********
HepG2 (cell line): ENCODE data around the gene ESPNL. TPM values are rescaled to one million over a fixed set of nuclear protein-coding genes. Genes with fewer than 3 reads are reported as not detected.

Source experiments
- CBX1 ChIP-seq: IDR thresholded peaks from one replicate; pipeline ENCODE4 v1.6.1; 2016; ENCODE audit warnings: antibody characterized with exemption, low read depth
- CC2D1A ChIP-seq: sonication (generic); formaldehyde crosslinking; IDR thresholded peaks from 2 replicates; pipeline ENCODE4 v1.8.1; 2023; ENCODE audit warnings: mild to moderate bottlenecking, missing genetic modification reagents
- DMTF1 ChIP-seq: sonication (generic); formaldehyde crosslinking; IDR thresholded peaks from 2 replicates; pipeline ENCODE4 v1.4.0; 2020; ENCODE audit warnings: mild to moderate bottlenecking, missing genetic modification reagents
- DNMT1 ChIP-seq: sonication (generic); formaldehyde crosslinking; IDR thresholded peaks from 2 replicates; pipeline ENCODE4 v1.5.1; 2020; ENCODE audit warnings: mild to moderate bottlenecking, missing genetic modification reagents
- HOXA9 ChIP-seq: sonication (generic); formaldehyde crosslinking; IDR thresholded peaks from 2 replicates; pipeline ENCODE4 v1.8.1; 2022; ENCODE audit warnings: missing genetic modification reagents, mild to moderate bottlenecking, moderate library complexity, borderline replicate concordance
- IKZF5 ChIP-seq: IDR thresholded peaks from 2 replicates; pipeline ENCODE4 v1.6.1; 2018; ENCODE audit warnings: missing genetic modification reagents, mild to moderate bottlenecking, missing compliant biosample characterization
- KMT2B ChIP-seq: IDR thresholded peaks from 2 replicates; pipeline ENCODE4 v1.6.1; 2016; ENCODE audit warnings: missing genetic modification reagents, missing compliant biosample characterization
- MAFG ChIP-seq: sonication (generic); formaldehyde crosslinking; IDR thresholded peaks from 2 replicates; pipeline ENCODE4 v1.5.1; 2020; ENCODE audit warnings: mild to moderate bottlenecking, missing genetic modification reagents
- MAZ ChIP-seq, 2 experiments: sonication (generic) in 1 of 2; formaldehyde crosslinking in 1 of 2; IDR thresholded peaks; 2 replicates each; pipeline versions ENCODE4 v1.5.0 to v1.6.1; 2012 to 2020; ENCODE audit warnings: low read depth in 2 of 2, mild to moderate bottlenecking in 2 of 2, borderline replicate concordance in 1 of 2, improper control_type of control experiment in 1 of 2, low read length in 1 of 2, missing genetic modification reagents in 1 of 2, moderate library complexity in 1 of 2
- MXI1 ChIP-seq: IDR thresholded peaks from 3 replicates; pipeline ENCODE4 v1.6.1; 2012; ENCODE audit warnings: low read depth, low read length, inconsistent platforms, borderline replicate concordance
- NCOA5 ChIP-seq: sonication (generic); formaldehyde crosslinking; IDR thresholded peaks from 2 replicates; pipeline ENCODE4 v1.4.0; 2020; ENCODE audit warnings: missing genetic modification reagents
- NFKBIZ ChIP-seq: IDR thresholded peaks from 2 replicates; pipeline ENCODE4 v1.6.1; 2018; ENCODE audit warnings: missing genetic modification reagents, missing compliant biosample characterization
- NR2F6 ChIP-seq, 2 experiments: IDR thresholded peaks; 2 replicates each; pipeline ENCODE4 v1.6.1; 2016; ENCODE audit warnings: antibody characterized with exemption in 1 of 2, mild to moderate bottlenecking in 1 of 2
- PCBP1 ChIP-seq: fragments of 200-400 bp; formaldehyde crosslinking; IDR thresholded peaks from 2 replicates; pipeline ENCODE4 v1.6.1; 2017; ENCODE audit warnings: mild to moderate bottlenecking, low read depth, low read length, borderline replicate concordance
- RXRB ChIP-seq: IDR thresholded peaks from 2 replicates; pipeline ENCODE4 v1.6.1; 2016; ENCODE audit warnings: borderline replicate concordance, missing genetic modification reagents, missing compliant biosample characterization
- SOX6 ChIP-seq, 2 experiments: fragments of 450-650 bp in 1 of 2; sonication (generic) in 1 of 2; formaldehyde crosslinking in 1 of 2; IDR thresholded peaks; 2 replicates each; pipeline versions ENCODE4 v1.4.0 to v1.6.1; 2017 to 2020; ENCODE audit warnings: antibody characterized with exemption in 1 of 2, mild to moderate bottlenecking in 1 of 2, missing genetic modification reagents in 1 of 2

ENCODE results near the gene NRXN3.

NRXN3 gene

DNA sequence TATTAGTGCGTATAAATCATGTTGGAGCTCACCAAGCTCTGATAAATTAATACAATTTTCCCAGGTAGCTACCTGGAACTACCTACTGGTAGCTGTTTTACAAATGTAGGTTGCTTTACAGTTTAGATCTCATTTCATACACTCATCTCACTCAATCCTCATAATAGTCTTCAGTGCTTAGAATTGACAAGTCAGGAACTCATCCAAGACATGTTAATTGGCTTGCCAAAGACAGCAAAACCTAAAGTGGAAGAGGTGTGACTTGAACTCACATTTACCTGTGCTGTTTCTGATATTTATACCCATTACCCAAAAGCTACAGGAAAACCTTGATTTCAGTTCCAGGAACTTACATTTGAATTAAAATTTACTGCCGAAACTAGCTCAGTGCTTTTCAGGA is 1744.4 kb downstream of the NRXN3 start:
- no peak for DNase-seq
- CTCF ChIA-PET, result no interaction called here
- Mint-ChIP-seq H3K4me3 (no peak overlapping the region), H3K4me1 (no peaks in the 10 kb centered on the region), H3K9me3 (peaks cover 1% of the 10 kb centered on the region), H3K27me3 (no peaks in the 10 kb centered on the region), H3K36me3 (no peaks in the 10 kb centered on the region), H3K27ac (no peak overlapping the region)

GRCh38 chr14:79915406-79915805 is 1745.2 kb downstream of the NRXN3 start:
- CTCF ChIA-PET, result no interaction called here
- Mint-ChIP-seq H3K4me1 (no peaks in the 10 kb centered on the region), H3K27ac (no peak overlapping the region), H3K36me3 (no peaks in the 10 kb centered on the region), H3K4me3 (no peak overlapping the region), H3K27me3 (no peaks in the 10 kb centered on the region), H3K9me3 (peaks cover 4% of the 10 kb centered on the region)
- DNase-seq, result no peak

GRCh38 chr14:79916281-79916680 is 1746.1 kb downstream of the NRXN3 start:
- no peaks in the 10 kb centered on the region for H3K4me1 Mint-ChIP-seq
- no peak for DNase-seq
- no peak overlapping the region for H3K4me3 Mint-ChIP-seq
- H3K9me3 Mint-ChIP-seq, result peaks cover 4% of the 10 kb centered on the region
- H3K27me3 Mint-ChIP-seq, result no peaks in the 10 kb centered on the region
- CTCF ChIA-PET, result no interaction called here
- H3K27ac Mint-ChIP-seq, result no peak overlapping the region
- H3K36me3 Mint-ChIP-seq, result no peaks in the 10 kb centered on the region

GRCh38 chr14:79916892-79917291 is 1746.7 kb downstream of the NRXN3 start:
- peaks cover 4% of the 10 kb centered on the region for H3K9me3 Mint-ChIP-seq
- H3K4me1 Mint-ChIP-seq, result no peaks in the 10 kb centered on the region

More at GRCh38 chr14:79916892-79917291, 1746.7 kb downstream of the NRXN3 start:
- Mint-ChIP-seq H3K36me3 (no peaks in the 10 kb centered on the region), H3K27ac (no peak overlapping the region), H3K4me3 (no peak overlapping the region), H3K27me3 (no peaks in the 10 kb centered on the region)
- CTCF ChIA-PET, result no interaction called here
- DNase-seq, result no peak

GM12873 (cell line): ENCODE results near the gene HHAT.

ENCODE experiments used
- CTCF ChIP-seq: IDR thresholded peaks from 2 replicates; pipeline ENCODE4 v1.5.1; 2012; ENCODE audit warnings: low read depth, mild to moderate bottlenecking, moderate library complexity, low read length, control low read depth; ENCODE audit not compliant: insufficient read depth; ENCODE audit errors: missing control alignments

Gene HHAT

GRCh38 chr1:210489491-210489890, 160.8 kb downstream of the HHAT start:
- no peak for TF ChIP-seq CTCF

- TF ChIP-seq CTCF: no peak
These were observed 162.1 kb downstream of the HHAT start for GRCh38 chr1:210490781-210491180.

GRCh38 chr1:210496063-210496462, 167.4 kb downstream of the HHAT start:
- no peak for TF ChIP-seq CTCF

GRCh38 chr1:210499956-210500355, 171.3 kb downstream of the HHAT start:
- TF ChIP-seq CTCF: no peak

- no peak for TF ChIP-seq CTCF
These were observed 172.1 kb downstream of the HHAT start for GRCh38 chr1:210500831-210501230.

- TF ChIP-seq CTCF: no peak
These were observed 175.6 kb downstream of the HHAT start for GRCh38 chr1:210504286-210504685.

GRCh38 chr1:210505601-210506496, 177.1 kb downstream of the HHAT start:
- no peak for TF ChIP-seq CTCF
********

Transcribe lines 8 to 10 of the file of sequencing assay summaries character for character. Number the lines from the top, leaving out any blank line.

- IKZF5 ChIP-seq: IDR thresholded peaks from 2 replicates; pipeline ENCODE4 v1.6.1; 2018; ENCODE audit warnings: missing genetic modification reagents, mild to moderate bottlenecking, missing compliant biosample characterization
- KMT2B ChIP-seq: IDR thresholded peaks from 2 replicates; pipeline ENCODE4 v1.6.1; 2016; ENCODE audit warnings: missing genetic modification reagents, missing compliant biosample characterization
- MAFG ChIP-seq: sonication (generic); formaldehyde crosslinking; IDR thresholded peaks from 2 replicates; pipeline ENCODE4 v1.5.1; 2020; ENCODE audit warnings: mild to moderate bottlenecking, missing genetic modification reagents